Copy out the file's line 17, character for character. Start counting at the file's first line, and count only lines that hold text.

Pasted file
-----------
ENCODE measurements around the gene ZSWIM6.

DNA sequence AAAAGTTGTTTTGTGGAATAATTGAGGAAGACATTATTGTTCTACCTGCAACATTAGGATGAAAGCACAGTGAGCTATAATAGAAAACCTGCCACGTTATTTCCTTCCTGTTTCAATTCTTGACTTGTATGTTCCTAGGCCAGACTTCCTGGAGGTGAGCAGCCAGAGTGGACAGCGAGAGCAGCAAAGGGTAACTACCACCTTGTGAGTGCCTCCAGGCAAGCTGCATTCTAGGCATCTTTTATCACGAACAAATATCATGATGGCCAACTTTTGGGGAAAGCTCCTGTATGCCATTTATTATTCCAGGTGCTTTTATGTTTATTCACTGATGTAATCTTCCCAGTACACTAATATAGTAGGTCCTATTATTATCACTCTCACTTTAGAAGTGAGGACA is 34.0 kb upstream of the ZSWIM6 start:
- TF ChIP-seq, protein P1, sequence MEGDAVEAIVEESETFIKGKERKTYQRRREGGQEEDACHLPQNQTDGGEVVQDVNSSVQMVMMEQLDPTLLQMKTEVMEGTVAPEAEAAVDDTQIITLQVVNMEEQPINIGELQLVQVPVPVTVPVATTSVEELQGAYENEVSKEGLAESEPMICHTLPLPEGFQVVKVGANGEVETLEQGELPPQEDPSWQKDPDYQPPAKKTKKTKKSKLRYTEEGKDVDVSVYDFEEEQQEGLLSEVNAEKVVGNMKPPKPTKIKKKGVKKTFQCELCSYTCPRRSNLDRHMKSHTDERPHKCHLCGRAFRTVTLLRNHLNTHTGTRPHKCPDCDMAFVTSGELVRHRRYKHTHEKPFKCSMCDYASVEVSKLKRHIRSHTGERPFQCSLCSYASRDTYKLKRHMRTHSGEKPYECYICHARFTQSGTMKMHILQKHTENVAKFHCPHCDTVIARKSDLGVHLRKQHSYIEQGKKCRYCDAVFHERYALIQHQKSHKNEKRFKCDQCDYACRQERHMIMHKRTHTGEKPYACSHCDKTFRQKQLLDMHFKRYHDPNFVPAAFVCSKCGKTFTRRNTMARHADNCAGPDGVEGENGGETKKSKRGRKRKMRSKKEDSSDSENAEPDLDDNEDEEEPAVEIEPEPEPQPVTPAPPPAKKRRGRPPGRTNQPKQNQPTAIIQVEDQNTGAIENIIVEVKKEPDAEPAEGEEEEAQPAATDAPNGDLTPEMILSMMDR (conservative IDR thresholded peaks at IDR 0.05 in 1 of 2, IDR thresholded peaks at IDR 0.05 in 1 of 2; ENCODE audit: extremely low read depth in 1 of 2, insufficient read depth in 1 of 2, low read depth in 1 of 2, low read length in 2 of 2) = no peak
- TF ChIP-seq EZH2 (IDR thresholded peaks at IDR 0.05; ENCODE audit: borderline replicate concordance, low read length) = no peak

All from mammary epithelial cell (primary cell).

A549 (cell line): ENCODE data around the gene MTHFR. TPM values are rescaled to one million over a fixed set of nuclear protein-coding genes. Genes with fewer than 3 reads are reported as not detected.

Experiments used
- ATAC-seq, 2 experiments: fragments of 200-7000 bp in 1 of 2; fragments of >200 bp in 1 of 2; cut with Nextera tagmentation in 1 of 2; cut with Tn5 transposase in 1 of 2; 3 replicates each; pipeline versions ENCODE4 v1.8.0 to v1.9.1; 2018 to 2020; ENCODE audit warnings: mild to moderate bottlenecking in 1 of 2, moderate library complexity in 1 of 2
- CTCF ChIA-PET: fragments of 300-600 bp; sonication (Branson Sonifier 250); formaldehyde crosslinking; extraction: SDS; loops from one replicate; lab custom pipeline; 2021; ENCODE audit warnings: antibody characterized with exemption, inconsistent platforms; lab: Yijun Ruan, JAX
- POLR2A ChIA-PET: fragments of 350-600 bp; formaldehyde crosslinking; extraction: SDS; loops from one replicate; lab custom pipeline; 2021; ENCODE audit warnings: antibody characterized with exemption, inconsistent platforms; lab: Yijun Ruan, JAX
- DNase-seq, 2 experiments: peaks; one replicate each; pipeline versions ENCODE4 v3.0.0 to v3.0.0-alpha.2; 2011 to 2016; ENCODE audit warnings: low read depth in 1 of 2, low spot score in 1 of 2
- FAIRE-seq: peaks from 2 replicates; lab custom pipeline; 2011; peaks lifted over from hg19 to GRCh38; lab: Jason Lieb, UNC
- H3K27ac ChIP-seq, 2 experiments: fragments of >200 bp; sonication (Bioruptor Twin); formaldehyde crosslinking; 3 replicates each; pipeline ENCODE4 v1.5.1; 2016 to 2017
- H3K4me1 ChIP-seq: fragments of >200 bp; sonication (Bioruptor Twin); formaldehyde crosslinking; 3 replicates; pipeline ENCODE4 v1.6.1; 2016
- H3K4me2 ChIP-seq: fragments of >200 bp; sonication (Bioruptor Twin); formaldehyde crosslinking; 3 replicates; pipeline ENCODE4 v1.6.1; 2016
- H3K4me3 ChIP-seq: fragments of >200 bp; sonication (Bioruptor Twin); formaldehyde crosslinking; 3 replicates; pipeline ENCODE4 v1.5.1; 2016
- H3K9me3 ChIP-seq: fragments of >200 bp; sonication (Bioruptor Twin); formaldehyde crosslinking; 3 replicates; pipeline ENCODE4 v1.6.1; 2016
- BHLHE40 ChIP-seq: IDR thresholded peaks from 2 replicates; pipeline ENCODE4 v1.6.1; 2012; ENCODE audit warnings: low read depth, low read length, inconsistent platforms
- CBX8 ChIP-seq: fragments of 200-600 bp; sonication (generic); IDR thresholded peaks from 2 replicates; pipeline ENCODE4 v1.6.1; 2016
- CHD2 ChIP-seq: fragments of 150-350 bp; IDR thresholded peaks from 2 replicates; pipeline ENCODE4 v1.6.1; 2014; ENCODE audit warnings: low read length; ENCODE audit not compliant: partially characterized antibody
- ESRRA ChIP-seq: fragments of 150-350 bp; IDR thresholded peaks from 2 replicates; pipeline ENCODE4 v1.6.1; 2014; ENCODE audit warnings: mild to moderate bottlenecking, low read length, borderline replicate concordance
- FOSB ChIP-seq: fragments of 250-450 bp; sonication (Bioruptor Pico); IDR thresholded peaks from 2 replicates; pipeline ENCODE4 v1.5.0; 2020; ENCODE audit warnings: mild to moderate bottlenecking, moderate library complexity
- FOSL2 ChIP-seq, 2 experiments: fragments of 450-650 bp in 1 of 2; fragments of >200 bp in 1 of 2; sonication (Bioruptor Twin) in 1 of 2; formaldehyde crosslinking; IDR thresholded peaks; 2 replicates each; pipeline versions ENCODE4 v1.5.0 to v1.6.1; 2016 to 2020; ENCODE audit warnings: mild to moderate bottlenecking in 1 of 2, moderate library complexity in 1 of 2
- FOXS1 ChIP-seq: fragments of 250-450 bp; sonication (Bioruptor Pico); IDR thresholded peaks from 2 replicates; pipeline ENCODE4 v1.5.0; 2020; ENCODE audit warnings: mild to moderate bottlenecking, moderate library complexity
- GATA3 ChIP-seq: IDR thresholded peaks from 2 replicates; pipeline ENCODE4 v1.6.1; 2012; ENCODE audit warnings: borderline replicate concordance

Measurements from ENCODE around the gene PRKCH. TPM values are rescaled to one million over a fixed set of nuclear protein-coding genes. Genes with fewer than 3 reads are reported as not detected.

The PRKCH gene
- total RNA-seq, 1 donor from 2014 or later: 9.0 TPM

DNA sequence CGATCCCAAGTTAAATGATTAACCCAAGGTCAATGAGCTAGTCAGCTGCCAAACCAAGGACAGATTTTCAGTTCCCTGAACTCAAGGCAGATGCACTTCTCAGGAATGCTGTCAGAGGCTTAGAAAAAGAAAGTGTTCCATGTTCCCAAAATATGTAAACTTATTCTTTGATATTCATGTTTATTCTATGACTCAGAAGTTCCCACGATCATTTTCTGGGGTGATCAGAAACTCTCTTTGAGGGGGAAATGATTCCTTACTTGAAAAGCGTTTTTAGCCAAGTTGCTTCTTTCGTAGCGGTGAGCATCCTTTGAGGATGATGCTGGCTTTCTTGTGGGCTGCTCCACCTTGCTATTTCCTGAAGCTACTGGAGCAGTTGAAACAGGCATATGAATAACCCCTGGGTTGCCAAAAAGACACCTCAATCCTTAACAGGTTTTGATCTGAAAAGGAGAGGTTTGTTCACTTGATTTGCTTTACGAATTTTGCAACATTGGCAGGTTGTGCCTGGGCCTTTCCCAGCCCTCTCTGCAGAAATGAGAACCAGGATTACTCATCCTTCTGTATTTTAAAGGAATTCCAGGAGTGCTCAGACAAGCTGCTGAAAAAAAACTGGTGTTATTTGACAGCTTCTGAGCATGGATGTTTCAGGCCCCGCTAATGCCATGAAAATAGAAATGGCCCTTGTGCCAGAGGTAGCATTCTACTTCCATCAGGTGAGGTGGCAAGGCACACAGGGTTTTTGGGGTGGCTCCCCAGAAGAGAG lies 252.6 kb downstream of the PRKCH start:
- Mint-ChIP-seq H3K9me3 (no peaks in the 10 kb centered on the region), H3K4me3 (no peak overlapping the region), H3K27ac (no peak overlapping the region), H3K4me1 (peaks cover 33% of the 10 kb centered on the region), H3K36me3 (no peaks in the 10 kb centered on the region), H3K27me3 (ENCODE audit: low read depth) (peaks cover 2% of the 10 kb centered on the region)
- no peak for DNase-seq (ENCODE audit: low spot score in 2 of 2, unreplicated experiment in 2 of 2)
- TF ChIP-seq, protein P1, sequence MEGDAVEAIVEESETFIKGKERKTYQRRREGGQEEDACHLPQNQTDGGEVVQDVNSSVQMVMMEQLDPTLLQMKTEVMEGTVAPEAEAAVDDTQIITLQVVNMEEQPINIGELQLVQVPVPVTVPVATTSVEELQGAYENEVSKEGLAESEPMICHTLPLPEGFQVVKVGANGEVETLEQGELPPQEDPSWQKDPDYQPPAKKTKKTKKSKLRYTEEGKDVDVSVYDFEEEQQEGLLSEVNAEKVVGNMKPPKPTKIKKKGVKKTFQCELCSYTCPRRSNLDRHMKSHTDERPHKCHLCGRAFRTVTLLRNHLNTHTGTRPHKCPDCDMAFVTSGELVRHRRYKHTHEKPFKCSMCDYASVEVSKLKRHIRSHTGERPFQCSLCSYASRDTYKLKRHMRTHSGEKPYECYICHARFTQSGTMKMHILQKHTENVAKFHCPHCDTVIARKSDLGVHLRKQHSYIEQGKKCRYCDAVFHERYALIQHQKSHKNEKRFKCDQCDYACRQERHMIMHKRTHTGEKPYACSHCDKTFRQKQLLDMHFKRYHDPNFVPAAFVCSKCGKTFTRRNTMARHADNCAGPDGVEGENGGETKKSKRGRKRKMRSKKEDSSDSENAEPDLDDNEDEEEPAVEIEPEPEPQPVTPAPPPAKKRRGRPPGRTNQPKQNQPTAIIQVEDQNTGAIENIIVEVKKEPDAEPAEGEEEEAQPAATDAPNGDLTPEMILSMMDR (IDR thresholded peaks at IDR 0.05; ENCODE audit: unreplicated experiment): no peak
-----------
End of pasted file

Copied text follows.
- H3K9me3 ChIP-seq: fragments of >200 bp; sonication (Bioruptor Twin); formaldehyde crosslinking; 3 replicates; pipeline ENCODE4 v1.6.1; 2016